Reasons to, and not to, donate to Diaspora

Reasons to, and not to, donate to Diaspora

I’ve been watching Diaspora with interest for a fair while now – and it looks like they’ve just (or about to) run out of cash, as they’re asking for more.

For those of you that haven’t heard of the project – Diaspora is essentially an open source Facebook alternative you get to host yourself, which arose pout of the (now much forgotten) great FB privacy hoohaw of a few years back.

And, of course, given our overriding interest in all things open source, and given that most people who can install WordPress, would probably be interested in a social networking platform that they can control (in addition to, cough, BuddyPress) – heck, it makes sense to discuss that here I reckon.

So without further ado, the question is… why should (or shouldn’t) you donate to the Diaspora project, to help them keep on plugging?

Reasons to donate to Diaspora

1. It’s a unique proposition, a individual focused (rather than, say, Elgg) social networking platform that isn’t manage on a third party platform… think bittorrent, think  dispersed and aggregated goodness, think the web, think cool!

2. It’s exceptionally well run and managed, just check out how they spent the 200k they have already spent, now that’s doing things transparently, effectively, leanly and, well, well!

3. It’s open source, and that’s something we should support

4. And it is, really, the only viable alternative to a 3rd party (be it Facebook, Twitter or whoever) dominated social networking scene – surely there’s a heap of potential there.

But… those aren’t the only considerations, there are also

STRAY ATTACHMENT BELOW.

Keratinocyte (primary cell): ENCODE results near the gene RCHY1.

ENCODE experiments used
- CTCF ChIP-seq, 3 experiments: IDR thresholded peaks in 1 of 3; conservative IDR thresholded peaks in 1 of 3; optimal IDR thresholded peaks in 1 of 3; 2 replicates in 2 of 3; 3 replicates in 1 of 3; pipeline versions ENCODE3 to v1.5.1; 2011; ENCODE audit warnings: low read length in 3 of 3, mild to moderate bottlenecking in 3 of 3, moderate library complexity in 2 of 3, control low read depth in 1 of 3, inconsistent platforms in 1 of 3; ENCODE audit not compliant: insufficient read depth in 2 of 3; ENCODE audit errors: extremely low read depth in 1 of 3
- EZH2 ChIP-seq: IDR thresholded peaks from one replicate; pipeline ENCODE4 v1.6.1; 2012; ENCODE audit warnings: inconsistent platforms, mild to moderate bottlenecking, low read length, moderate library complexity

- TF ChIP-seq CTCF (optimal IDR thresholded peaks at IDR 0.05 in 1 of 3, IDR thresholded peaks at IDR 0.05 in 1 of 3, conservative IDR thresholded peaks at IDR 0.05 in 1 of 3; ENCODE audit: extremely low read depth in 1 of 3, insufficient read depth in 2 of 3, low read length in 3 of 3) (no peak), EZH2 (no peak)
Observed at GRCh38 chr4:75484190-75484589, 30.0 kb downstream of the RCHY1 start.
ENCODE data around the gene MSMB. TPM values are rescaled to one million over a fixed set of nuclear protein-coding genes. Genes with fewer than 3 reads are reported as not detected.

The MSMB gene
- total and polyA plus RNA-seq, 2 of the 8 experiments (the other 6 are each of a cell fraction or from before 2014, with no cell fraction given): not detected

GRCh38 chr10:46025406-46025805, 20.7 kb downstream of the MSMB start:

Reasons not to donate to Diaspora

1. It’s struggling for any sort of traction, and I know the below is hardly a great (or accurate) measure of success, but I think it illustrates my point (this site,, picks up 200k+ unique visits p/month)

2. The dream of a social web run not being run off a centralized, commercial platform may well be completely fanciful (for example, I believe in our world is about to pass WordPress itself in the numbver of blogs hosted)

3. Doing so, would really mean you had to get involved with it, which would doubtless erode much of your time, energy and life… after all, we’ve gotta make time for Facebook and Twitter too, right?

4. Just read the comments of the RWW post, you;d certainly be in the minority that thinks it’s gonna work

But, but but, that doesn’t mean they are wrong, that it won’t gain traction and there isn’t hope for the project, or even a fork or idea inspired by it.

So, would you consider donating to Diaspora?

12 Responses


    Hi James,
    I agree with your points of view. But in addition; I think critical mass has been reached with globalized social networking. I believe that more focused “macro” or even “Micro” networks will begin to dominate people’s time as alternative pastimes in global social networking.
    Facebook has become so cluttered and intrusive, that the pendulum will now be swinging in the other direction. BUT – they won’t be seeking to replace facebook, they’ll be seeking to “supliment” facebook. Using their APIs will be essential to begin with – but even that will change in time.